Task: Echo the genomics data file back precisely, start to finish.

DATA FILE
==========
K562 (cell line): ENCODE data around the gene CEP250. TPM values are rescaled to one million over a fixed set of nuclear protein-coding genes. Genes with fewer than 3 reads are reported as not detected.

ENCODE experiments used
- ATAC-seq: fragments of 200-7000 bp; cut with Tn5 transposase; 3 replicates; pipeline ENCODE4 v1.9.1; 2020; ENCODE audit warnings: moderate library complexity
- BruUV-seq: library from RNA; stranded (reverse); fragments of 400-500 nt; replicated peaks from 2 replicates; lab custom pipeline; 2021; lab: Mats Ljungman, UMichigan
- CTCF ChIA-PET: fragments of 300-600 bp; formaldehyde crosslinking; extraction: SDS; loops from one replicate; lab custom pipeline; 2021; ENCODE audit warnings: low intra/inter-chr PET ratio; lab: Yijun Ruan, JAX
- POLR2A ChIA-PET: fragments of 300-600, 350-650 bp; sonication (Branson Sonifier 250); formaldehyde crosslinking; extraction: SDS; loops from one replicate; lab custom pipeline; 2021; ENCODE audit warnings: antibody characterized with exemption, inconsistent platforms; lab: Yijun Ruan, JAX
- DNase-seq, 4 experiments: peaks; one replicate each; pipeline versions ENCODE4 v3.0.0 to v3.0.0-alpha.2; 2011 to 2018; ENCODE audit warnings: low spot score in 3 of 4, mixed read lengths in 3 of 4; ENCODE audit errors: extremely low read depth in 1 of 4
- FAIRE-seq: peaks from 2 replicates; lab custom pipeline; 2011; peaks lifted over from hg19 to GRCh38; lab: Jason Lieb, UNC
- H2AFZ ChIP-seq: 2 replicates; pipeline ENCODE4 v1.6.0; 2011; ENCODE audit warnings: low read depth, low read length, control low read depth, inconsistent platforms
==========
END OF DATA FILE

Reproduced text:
K562 (cell line): ENCODE data around the gene CEP250. TPM values are rescaled to one million over a fixed set of nuclear protein-coding genes. Genes with fewer than 3 reads are reported as not detected.

ENCODE experiments used
- ATAC-seq: fragments of 200-7000 bp; cut with Tn5 transposase; 3 replicates; pipeline ENCODE4 v1.9.1; 2020; ENCODE audit warnings: moderate library complexity
- BruUV-seq: library from RNA; stranded (reverse); fragments of 400-500 nt; replicated peaks from 2 replicates; lab custom pipeline; 2021; lab: Mats Ljungman, UMichigan
- CTCF ChIA-PET: fragments of 300-600 bp; formaldehyde crosslinking; extraction: SDS; loops from one replicate; lab custom pipeline; 2021; ENCODE audit warnings: low intra/inter-chr PET ratio; lab: Yijun Ruan, JAX
- POLR2A ChIA-PET: fragments of 300-600, 350-650 bp; sonication (Branson Sonifier 250); formaldehyde crosslinking; extraction: SDS; loops from one replicate; lab custom pipeline; 2021; ENCODE audit warnings: antibody characterized with exemption, inconsistent platforms; lab: Yijun Ruan, JAX
- DNase-seq, 4 experiments: peaks; one replicate each; pipeline versions ENCODE4 v3.0.0 to v3.0.0-alpha.2; 2011 to 2018; ENCODE audit warnings: low spot score in 3 of 4, mixed read lengths in 3 of 4; ENCODE audit errors: extremely low read depth in 1 of 4
- FAIRE-seq: peaks from 2 replicates; lab custom pipeline; 2011; peaks lifted over from hg19 to GRCh38; lab: Jason Lieb, UNC
- H2AFZ ChIP-seq: 2 replicates; pipeline ENCODE4 v1.6.0; 2011; ENCODE audit warnings: low read depth, low read length, control low read depth, inconsistent platforms